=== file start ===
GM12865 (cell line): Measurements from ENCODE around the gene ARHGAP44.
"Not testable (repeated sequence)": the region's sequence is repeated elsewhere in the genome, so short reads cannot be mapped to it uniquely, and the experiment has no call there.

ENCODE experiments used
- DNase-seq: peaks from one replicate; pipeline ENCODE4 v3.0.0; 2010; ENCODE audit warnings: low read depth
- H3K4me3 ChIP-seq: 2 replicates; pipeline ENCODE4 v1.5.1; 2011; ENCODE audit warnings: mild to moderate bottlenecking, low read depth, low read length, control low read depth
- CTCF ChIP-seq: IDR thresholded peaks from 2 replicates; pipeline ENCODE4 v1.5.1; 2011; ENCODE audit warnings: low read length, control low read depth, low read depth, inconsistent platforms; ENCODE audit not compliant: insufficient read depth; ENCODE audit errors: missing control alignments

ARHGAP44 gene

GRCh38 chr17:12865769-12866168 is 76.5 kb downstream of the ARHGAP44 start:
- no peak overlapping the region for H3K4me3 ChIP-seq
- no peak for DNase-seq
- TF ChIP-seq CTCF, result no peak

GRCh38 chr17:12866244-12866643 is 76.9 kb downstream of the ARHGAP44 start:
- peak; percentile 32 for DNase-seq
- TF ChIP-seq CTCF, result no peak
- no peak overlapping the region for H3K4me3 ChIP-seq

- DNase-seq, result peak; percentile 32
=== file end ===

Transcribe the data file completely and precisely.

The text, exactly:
GM12865 (cell line): Measurements from ENCODE around the gene ARHGAP44.
"Not testable (repeated sequence)": the region's sequence is repeated elsewhere in the genome, so short reads cannot be mapped to it uniquely, and the experiment has no call there.

ENCODE experiments used
- DNase-seq: peaks from one replicate; pipeline ENCODE4 v3.0.0; 2010; ENCODE audit warnings: low read depth
- H3K4me3 ChIP-seq: 2 replicates; pipeline ENCODE4 v1.5.1; 2011; ENCODE audit warnings: mild to moderate bottlenecking, low read depth, low read length, control low read depth
- CTCF ChIP-seq: IDR thresholded peaks from 2 replicates; pipeline ENCODE4 v1.5.1; 2011; ENCODE audit warnings: low read length, control low read depth, low read depth, inconsistent platforms; ENCODE audit not compliant: insufficient read depth; ENCODE audit errors: missing control alignments

ARHGAP44 gene

GRCh38 chr17:12865769-12866168 is 76.5 kb downstream of the ARHGAP44 start:
- no peak overlapping the region for H3K4me3 ChIP-seq
- no peak for DNase-seq
- TF ChIP-seq CTCF, result no peak

GRCh38 chr17:12866244-12866643 is 76.9 kb downstream of the ARHGAP44 start:
- peak; percentile 32 for DNase-seq
- TF ChIP-seq CTCF, result no peak
- no peak overlapping the region for H3K4me3 ChIP-seq

- DNase-seq, result peak; percentile 32